In lieu of footnotes, the lecture class offers margin notes. There were two reasons why I chose to go in this direction: one, footnotes are hard to navigate to and from on screens whereas notes placed on the margin are right next to the text and can be associated with the main content quite easily; two, using a prominent outer margin in the layout means documents built with the lecture class offer ample space for readers to make their own notes, whether on screens or in print.

Usually align type environments have insufficient vertical spacing between lines of equations. This has been rectified by default letting the writer focus on the content rather than worry about formatting (which is why LaTeX exists in the first place). Also, the csquotes package is included in the lecture class allowing you to exploit its wonderful quote styles to set apart brief sections of your text. Finally, the regular skip/short skip spacing for all display environments have been set carefully and will work so long as you type your document properly, i.e. no unnecessary extra lines in your .tex file and so on (use % instead).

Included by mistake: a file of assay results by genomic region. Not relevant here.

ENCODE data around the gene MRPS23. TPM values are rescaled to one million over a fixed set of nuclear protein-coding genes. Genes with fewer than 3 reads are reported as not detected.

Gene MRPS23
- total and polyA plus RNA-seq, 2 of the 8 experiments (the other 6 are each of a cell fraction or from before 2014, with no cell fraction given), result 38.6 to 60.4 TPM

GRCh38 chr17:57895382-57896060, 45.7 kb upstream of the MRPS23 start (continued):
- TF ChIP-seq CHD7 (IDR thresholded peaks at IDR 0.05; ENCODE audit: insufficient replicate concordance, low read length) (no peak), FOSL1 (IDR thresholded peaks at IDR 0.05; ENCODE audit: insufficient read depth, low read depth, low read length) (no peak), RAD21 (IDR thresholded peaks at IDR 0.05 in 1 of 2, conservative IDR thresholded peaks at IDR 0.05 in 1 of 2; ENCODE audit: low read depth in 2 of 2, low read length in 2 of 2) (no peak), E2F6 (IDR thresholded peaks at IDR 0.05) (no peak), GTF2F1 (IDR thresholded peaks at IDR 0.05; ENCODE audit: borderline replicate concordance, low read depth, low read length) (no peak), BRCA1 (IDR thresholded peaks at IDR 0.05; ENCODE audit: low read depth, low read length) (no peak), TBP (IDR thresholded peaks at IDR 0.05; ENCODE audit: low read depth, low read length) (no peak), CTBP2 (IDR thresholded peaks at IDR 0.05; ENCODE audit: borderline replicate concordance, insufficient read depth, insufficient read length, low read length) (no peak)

There are other packages that the lecture class calls for better formatting and to achieve certain other results (margins, for example). All of these should be available for free and should be easy to update and maintain as part of your own TeX installation. The (almost) full list of dependencies can be found on the Github page.

Nearly all questions you may have should be answered between this release article, the Github page of my lecture class, and the sample files included with the project. If you have more, get in touch via e-mail. If you wish to build on this, I hope you can fork the project on Github, if not, I would certainly appreciate it if you dropped me a word via e-mail; if you wish to modify, add etc., fork the project and we can merge it later.

This class was originally created for my own needs, as a result of which it likely focusses on what I need a lot more than what I think someone else may need, but it is definitely something worth building for a larger audience as we go regardless of how different our approaches may be. If you decide to use this document class for your own work, I would be humbled. I want to mention Stefano again for letting me use some of his code: you really sped things up. And thanks to those who helped test it out as well. Here’s to science.


Although many emailed me about using my work, I did not originally keep track of use cases. I have done so more recently and Heidelberg University’s documents are some of my favourites (great content too)—see here, here and here. If you are using it too, I’d love to take a look; please feel free to e-mail me about it.